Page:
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White House Claps Back at Putin

White House Claps Back at Putin

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After Russian President Vladimir Putin criticized the US for being willing to do whatever it takes to preserve its “global dictatorship,” the White House clapped back.

In a speech at the Eastern Economic Forum in Vladivostok, Putin claimed international sanctions imposed on his country after its invasion of Ukraine were a global “danger.” He added the US was ready to sacrifice Europe, which was experiencing a crisis in the cost of living. Energy prices in Europe are skyrocketing as the war rages on.

Sanctions are causing economic pain

Putin spoke out against the West collectively, but put the blame for economic sanctions on the US. They are causing pain to Russia and Europe as food and energy costs rise worldwide.

Russia paying “heavy price”

The West generally condemns Russia for its ceaseless war on Ukraine. The White House defended its stance toward Russia. A US State Department spokesperson wrote to CNBC in an email:

Despite President Putin’s comments at the Eastern Economic Forum, Russia is paying a heavy price for his full-scale war on Ukraine, which continues to result in climbing costs – tens of thousands of Russian soldiers killed, 14 million Ukrainian citizens forced to flee their homes, historic cities pounded to rubble – all because Putin is determined to conquer another country.

The spokesman added that Russia’s economy would suffer a long-term decline and was vulnerable to being cut off from the global economy. The war is likely to deplete a lot of Russia’s economic gains over the last 15 years in his opinion.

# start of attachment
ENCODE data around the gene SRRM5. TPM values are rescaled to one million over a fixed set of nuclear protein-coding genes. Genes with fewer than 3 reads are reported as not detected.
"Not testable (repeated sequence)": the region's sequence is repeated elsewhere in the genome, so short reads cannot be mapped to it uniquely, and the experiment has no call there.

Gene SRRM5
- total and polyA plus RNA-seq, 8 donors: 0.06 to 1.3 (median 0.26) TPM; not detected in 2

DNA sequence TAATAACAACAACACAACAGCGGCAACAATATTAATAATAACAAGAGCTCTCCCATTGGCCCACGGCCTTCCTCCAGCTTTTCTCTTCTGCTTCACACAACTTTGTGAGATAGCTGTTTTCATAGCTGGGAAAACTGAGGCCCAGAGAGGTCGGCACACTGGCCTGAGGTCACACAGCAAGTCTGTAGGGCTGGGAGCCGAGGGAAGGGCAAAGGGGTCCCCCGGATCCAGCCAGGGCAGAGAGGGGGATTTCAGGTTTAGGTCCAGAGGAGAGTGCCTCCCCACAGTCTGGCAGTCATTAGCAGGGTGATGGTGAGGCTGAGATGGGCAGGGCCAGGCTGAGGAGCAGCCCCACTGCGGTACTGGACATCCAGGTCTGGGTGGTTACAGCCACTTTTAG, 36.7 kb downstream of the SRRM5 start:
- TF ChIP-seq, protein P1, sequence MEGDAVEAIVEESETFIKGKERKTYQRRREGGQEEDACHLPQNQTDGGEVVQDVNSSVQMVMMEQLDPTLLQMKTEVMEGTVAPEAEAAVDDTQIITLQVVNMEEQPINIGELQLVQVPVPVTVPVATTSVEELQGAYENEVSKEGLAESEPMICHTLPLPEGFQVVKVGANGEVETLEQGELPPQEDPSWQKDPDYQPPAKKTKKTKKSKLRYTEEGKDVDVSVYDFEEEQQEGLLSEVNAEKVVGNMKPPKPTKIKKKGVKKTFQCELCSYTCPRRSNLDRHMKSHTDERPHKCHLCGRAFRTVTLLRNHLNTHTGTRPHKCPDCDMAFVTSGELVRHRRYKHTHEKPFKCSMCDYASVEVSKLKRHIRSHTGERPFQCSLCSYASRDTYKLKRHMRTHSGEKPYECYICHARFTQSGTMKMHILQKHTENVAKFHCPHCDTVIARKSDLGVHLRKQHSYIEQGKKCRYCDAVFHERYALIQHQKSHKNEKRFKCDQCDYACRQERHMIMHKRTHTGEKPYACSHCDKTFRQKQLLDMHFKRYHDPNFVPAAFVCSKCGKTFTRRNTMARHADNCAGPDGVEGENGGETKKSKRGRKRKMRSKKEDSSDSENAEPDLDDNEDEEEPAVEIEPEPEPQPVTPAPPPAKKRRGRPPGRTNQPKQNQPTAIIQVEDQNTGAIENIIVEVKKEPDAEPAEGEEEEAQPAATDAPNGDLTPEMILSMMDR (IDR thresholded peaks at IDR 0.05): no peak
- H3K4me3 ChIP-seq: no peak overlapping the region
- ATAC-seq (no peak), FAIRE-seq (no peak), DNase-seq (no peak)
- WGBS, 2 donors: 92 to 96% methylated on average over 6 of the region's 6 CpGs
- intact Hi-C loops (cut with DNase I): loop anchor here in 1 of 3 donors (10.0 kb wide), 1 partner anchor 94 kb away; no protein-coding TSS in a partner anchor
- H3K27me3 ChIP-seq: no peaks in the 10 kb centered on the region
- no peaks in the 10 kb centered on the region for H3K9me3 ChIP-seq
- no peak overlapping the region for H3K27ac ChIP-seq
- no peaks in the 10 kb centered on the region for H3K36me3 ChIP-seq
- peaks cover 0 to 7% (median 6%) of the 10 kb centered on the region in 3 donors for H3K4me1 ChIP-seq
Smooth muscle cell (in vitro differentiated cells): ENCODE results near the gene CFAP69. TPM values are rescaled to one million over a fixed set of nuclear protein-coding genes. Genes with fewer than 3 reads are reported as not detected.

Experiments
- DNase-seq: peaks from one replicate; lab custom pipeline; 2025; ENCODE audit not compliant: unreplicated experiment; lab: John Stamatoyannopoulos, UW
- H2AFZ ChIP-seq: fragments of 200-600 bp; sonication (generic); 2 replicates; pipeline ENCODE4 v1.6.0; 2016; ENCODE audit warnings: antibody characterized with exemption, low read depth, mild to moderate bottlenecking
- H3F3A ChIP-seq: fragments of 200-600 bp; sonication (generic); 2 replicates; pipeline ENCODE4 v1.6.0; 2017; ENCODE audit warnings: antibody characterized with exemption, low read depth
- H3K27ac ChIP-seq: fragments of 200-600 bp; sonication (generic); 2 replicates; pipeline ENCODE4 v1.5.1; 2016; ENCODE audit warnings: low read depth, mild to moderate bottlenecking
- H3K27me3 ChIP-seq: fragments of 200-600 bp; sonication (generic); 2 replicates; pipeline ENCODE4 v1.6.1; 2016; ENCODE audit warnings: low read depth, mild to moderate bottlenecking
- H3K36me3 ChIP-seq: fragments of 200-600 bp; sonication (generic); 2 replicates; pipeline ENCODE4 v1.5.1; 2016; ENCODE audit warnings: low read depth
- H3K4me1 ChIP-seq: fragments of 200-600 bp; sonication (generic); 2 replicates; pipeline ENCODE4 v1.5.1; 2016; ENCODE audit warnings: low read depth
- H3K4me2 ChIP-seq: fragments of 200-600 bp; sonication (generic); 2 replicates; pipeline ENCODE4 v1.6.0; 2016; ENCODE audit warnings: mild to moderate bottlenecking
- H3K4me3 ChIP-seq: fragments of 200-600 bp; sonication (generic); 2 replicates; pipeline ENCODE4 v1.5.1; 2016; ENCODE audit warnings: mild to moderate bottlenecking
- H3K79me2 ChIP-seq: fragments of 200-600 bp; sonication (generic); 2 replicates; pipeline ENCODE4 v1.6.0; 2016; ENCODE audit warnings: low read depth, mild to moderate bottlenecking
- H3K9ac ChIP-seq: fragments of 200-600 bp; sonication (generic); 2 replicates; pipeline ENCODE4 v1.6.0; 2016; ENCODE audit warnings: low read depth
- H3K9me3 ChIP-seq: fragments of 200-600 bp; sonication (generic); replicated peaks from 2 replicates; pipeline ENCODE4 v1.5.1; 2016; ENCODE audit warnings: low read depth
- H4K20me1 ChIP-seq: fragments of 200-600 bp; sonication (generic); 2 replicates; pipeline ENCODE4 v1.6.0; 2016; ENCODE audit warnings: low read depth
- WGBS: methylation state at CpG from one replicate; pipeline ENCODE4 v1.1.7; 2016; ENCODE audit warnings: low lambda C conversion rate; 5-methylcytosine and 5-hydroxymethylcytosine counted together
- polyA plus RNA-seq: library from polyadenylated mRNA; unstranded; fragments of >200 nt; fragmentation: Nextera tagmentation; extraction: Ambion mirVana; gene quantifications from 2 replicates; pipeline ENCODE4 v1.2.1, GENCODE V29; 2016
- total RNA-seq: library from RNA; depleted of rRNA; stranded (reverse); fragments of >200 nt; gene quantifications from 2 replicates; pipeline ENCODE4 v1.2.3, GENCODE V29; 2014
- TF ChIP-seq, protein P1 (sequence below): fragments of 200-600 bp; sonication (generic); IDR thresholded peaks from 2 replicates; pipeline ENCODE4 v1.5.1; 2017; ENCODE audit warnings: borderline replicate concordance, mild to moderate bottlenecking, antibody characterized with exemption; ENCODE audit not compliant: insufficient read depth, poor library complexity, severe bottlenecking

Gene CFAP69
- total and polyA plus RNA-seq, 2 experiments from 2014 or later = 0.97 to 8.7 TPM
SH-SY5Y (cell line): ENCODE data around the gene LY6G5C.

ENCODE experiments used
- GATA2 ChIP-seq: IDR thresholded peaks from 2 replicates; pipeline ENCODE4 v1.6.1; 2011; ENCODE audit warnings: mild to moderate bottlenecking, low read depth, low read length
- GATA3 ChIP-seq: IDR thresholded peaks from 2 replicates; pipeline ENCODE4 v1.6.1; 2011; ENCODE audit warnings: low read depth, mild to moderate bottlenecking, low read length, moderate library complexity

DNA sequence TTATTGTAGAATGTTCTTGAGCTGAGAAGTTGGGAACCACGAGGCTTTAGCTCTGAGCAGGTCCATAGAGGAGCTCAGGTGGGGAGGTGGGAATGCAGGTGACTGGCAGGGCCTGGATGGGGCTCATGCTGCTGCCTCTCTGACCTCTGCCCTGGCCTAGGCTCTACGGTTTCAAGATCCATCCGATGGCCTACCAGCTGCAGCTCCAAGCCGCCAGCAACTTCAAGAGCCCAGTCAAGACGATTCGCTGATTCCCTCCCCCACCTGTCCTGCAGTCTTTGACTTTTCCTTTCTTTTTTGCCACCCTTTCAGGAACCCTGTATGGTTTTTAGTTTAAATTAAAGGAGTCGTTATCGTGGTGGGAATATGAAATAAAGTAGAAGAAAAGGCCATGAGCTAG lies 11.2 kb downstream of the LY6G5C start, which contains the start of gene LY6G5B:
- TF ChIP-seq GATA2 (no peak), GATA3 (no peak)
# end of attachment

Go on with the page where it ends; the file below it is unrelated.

Russian govt admits economic challenges

Top Russian politicians, including the finance minister, have admitted that sanctions have inflicted serious damage on the country. The Russian government is spending increasing amounts to support its economy, noted the spokesman. According to official Russian sources, Russia’s budget deficit exceeded $15 billion in July alone.

Putin turned to China and India

To circumvent the bite of sanctions, Putin turned to China and India to sell Russian oil. Last month, Reuters reported that Russia’s economy ministry projected higher gas prices and oil export volumes to raise the country’s revenue from energy exports to $337.5 billion in 2022, up almost 40% y/y.

Russian GDP to drop by at least 2%

Yesterday, Putin commented Russia would record a budget surplus in 2022, but admitted deceleration of growth. He said the country’s gross domestic product would drop by “around 2% or a little more.”

Russian central bank predicts economic decline

Russia’s central bank’s expectations are far less optimistic. Its experts predict the economy will contract by 7% in the third quarter of 2022, following a drop of 4.3% in Q2, Reuters reported in August. In the second half of next year, Russia’s economy is expected to start recovering.